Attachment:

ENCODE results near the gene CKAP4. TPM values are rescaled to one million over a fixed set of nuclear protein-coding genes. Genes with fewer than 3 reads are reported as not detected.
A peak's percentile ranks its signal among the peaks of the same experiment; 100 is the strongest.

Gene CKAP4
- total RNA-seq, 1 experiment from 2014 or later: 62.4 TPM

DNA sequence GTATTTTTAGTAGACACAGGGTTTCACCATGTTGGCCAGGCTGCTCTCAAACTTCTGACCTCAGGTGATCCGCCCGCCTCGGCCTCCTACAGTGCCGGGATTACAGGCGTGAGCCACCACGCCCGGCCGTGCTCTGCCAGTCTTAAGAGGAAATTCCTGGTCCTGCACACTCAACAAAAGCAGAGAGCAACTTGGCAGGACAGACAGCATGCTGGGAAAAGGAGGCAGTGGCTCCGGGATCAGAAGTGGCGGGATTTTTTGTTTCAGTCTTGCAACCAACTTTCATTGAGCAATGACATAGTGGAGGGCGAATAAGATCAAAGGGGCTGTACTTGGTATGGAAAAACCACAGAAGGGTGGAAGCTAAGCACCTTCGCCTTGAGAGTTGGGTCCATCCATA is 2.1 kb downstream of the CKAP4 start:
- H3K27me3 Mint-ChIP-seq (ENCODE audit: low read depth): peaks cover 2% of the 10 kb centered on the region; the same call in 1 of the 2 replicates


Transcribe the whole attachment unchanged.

ENCODE results near the gene CKAP4. TPM values are rescaled to one million over a fixed set of nuclear protein-coding genes. Genes with fewer than 3 reads are reported as not detected.
A peak's percentile ranks its signal among the peaks of the same experiment; 100 is the strongest.

Gene CKAP4
- total RNA-seq, 1 experiment from 2014 or later: 62.4 TPM

DNA sequence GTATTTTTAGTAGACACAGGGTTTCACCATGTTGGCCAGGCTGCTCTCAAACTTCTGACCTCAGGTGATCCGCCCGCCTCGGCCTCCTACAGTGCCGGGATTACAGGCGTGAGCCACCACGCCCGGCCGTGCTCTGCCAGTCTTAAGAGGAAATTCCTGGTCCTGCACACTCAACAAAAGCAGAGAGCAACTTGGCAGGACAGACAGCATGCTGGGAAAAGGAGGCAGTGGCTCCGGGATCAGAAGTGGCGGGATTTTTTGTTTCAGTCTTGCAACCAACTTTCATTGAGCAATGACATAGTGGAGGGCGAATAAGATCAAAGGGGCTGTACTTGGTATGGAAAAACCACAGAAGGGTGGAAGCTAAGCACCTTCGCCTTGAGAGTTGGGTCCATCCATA is 2.1 kb downstream of the CKAP4 start:
- H3K27me3 Mint-ChIP-seq (ENCODE audit: low read depth): peaks cover 2% of the 10 kb centered on the region; the same call in 1 of the 2 replicates